Last year marked the 70th anniversary of the passage of the Taft-Hartley Act, also known as the Labor Management Relations Act of 1947, which proved to be the most detrimental legislation to the US labor movement.
Although the Republican Party had control of both the House of Representatives and the Senate for just four years (1947-49 and 1953-55) between 1933-1981, they forcibly ravaged the opposition party, eliminating their principal funding resource. In 1947, after the 80th Congress was sworn in, the newly minted Republican majority swiftly got to work for the corporations, mauling the Wagner Act, and plunging the Taft-Hartley Act down the throats of working Americans, unflinchingly overriding a veto from then-President Harry Truman. The legislation, sponsored by Robert Taft and Fred Hartley, was written at the behest of corporate interests and proved to be an insurmountable obstacle for organized labor to overcome.
The legislation contained six amendments. According to U-S-History.com, each of the amendments are summed up as follows:
- It allows the president to appoint a board of inquiry to investigate union disputes when he believes a strike would endanger national health or safety, and obtain an 80-day injunction to stop the continuation of a strike.
- It declares all closed shops illegal.
- It permits union shops only after a majority of the employees vote for them.
- It forbids jurisdictional strikes and secondary boycotts.
- It ends the check-off system whereby the employer collects union dues.
- It forbids unions from contributing to political campaigns.
The legislation enacted what is referred to as “right-to-work laws.” In reality, such laws inhibit workers ability to organize for better pay and benefits, as it creates a “free-rider” problem. This allows individuals to avoid paying union dues, while retaining all benefits accrued via union-negotiated contracts. As of today, the majority of states in the US are regarded as “right-to-work” states, 28 in total. In addition, studies have continually concluded these states produce lower wages, relative to states without such laws.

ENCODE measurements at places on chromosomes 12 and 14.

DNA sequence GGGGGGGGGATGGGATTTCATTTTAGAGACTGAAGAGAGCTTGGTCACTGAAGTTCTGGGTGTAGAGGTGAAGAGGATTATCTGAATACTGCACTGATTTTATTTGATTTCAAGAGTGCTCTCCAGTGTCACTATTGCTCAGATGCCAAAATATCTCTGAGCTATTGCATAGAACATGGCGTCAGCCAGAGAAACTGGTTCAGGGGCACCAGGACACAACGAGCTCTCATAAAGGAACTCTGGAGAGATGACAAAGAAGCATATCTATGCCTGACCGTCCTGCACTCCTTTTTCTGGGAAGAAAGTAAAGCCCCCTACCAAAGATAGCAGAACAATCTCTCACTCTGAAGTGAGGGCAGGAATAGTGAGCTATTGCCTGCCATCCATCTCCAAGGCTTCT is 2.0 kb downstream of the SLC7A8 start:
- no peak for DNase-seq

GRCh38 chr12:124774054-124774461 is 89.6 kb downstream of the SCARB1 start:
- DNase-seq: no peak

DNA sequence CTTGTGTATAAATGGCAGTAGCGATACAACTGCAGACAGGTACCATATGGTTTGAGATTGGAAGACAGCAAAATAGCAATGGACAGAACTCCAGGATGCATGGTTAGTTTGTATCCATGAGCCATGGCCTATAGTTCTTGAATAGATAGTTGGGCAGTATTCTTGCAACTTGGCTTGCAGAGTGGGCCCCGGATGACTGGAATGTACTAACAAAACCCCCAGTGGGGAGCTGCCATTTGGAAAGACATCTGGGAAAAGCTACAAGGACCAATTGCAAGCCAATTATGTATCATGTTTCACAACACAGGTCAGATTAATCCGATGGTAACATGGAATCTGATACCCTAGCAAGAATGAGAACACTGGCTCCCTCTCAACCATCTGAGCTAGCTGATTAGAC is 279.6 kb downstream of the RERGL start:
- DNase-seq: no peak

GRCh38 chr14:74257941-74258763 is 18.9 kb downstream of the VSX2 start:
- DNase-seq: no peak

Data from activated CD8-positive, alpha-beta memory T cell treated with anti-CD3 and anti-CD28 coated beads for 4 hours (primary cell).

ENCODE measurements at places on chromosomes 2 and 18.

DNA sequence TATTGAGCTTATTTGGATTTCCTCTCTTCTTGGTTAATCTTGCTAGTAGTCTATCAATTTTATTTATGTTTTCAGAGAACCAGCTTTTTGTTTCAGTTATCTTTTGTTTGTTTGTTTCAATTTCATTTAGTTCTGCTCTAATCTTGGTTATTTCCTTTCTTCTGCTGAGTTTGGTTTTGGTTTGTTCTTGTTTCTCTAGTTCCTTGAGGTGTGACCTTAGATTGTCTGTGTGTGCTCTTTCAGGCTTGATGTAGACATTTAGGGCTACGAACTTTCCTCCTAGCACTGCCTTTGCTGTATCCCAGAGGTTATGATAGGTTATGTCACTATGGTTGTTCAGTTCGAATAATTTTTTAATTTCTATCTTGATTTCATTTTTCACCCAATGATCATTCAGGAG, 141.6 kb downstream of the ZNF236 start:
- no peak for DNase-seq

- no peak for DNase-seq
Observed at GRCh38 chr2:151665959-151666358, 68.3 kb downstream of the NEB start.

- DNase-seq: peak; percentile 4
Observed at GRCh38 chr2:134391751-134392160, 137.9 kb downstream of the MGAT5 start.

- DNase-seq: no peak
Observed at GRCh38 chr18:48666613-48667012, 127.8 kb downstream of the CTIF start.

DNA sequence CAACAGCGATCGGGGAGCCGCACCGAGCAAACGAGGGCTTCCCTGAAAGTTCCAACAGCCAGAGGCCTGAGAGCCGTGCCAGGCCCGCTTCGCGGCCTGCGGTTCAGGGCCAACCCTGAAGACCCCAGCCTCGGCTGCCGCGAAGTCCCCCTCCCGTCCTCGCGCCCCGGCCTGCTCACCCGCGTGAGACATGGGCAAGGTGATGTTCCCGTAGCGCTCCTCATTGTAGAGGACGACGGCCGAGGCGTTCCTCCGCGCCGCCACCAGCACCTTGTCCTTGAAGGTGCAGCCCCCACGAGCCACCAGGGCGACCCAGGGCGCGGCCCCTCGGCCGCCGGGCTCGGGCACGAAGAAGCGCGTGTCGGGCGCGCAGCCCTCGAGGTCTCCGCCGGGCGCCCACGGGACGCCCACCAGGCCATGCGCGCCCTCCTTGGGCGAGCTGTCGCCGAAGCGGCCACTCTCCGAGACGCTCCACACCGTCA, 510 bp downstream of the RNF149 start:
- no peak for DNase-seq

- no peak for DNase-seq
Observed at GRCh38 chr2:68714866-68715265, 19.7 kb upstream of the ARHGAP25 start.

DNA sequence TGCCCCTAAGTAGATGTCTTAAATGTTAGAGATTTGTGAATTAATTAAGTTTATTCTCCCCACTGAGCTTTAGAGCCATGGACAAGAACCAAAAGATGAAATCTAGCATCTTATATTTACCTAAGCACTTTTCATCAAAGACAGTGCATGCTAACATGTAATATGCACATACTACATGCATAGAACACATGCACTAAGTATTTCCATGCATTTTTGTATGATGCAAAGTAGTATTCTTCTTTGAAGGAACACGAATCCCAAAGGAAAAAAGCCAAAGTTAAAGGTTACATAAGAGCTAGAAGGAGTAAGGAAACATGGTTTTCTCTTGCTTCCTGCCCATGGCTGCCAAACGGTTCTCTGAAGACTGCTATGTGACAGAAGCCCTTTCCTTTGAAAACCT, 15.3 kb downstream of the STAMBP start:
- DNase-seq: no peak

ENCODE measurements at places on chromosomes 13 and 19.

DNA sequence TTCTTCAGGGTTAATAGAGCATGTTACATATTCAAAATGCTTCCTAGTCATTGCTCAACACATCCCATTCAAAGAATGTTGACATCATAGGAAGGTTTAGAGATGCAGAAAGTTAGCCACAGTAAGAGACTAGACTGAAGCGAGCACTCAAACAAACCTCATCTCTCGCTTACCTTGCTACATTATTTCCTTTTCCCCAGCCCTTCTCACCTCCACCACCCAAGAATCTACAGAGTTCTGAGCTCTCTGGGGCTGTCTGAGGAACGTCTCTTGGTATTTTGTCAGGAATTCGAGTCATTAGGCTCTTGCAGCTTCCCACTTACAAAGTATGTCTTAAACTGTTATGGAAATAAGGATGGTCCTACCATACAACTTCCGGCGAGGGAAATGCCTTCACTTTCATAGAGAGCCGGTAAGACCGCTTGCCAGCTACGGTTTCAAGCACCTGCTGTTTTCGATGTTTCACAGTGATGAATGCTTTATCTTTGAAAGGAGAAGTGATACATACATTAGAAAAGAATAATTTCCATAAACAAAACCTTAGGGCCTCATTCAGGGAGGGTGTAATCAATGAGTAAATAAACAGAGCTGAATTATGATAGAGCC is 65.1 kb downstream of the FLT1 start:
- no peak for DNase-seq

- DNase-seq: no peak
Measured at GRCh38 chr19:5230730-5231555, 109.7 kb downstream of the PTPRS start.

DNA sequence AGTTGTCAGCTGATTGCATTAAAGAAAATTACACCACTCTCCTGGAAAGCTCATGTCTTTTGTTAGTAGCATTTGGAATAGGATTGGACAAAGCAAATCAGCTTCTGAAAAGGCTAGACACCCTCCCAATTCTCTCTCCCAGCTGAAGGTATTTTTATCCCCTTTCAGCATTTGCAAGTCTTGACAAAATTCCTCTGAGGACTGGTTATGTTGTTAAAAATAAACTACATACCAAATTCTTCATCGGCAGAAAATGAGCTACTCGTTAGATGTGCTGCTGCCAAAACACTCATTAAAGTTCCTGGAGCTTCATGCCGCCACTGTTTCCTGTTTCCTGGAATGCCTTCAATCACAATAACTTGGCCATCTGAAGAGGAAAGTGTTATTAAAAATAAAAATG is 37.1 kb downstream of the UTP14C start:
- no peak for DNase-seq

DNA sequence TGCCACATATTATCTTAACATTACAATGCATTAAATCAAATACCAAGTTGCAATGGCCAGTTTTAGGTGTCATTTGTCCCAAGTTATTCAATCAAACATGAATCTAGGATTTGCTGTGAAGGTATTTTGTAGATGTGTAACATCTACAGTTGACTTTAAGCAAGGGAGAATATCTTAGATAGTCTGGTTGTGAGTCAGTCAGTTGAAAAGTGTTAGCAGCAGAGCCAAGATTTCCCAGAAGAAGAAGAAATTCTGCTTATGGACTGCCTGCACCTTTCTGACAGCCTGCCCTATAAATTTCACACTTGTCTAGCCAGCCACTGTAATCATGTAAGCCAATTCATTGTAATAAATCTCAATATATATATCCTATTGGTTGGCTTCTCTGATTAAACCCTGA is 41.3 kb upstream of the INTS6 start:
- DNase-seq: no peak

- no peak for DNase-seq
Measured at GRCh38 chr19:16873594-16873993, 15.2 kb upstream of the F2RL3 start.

Workers of union employers no longer had a requirement to join the union, yet were able to profit from the benefits amassed via collective bargaining, in which the union and its members had scrapped for. Currently, Republicans in Congress are discussing the idea of a national “right-to-work” law, which would likely result in the liquidation of organized labor in the country.
A chief concern of the bill was the altering of the “employee”, which now excluded both the supervisor and independent contractor. Not only did this limit the pool of prospective union members, but it would have long-lasting, polarizing effects on opposing ends of the business hierarchy. A conspicuous example of the effect of this amendment is evident in the company FedEx, in which essentially every employee of the company is an independent contractor. This permits the company to withhold from the employees certain, if not all, of the companies benefits. Thus, enabling FedEx and companies like it, to cut the legs out from a US Postal Service whose union employees enjoy strong pay and benefits.